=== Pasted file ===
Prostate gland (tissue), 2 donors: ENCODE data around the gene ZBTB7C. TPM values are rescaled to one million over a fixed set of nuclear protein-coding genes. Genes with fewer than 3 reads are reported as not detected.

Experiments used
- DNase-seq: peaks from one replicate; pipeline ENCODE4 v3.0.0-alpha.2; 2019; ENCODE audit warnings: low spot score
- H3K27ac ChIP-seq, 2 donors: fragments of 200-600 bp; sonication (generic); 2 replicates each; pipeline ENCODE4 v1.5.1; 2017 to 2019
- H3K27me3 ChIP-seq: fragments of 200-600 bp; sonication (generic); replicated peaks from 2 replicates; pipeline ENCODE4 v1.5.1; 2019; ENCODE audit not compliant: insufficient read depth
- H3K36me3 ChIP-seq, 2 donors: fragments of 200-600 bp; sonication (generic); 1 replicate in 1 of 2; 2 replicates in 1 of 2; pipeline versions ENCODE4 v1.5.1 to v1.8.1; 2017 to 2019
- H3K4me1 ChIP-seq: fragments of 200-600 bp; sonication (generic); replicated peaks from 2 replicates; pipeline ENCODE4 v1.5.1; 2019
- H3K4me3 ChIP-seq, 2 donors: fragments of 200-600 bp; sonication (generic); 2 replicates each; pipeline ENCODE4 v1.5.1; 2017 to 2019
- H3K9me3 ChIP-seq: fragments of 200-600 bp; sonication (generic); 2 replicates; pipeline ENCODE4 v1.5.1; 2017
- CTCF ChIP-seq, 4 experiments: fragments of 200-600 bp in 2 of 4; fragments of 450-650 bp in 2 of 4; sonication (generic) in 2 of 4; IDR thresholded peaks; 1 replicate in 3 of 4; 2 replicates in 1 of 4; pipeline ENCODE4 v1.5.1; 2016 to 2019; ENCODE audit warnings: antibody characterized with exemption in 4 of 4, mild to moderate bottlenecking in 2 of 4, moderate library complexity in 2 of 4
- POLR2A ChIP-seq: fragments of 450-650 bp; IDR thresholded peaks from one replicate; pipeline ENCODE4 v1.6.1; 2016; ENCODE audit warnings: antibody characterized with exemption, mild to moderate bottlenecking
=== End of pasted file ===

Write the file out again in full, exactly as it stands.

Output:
Prostate gland (tissue), 2 donors: ENCODE data around the gene ZBTB7C. TPM values are rescaled to one million over a fixed set of nuclear protein-coding genes. Genes with fewer than 3 reads are reported as not detected.

Experiments used
- DNase-seq: peaks from one replicate; pipeline ENCODE4 v3.0.0-alpha.2; 2019; ENCODE audit warnings: low spot score
- H3K27ac ChIP-seq, 2 donors: fragments of 200-600 bp; sonication (generic); 2 replicates each; pipeline ENCODE4 v1.5.1; 2017 to 2019
- H3K27me3 ChIP-seq: fragments of 200-600 bp; sonication (generic); replicated peaks from 2 replicates; pipeline ENCODE4 v1.5.1; 2019; ENCODE audit not compliant: insufficient read depth
- H3K36me3 ChIP-seq, 2 donors: fragments of 200-600 bp; sonication (generic); 1 replicate in 1 of 2; 2 replicates in 1 of 2; pipeline versions ENCODE4 v1.5.1 to v1.8.1; 2017 to 2019
- H3K4me1 ChIP-seq: fragments of 200-600 bp; sonication (generic); replicated peaks from 2 replicates; pipeline ENCODE4 v1.5.1; 2019
- H3K4me3 ChIP-seq, 2 donors: fragments of 200-600 bp; sonication (generic); 2 replicates each; pipeline ENCODE4 v1.5.1; 2017 to 2019
- H3K9me3 ChIP-seq: fragments of 200-600 bp; sonication (generic); 2 replicates; pipeline ENCODE4 v1.5.1; 2017
- CTCF ChIP-seq, 4 experiments: fragments of 200-600 bp in 2 of 4; fragments of 450-650 bp in 2 of 4; sonication (generic) in 2 of 4; IDR thresholded peaks; 1 replicate in 3 of 4; 2 replicates in 1 of 4; pipeline ENCODE4 v1.5.1; 2016 to 2019; ENCODE audit warnings: antibody characterized with exemption in 4 of 4, mild to moderate bottlenecking in 2 of 4, moderate library complexity in 2 of 4
- POLR2A ChIP-seq: fragments of 450-650 bp; IDR thresholded peaks from one replicate; pipeline ENCODE4 v1.6.1; 2016; ENCODE audit warnings: antibody characterized with exemption, mild to moderate bottlenecking